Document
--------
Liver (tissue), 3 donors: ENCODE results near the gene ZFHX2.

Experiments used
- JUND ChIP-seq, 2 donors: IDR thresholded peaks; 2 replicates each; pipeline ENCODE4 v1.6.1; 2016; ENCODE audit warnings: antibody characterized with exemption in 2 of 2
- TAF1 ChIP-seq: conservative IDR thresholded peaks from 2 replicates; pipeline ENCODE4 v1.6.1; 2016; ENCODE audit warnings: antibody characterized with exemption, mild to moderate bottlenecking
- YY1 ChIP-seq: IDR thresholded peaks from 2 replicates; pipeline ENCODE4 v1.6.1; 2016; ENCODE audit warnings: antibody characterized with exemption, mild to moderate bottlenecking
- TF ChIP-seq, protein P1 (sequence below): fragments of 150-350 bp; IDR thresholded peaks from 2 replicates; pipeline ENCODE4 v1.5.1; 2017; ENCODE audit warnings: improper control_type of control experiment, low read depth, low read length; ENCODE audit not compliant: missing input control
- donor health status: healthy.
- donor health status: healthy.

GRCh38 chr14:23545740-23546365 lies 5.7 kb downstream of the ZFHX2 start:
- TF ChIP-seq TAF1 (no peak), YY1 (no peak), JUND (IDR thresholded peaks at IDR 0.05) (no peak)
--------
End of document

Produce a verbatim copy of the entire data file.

Liver (tissue), 3 donors: ENCODE results near the gene ZFHX2.

Experiments used
- JUND ChIP-seq, 2 donors: IDR thresholded peaks; 2 replicates each; pipeline ENCODE4 v1.6.1; 2016; ENCODE audit warnings: antibody characterized with exemption in 2 of 2
- TAF1 ChIP-seq: conservative IDR thresholded peaks from 2 replicates; pipeline ENCODE4 v1.6.1; 2016; ENCODE audit warnings: antibody characterized with exemption, mild to moderate bottlenecking
- YY1 ChIP-seq: IDR thresholded peaks from 2 replicates; pipeline ENCODE4 v1.6.1; 2016; ENCODE audit warnings: antibody characterized with exemption, mild to moderate bottlenecking
- TF ChIP-seq, protein P1 (sequence below): fragments of 150-350 bp; IDR thresholded peaks from 2 replicates; pipeline ENCODE4 v1.5.1; 2017; ENCODE audit warnings: improper control_type of control experiment, low read depth, low read length; ENCODE audit not compliant: missing input control
- donor health status: healthy.
- donor health status: healthy.

GRCh38 chr14:23545740-23546365 lies 5.7 kb downstream of the ZFHX2 start:
- TF ChIP-seq TAF1 (no peak), YY1 (no peak), JUND (IDR thresholded peaks at IDR 0.05) (no peak)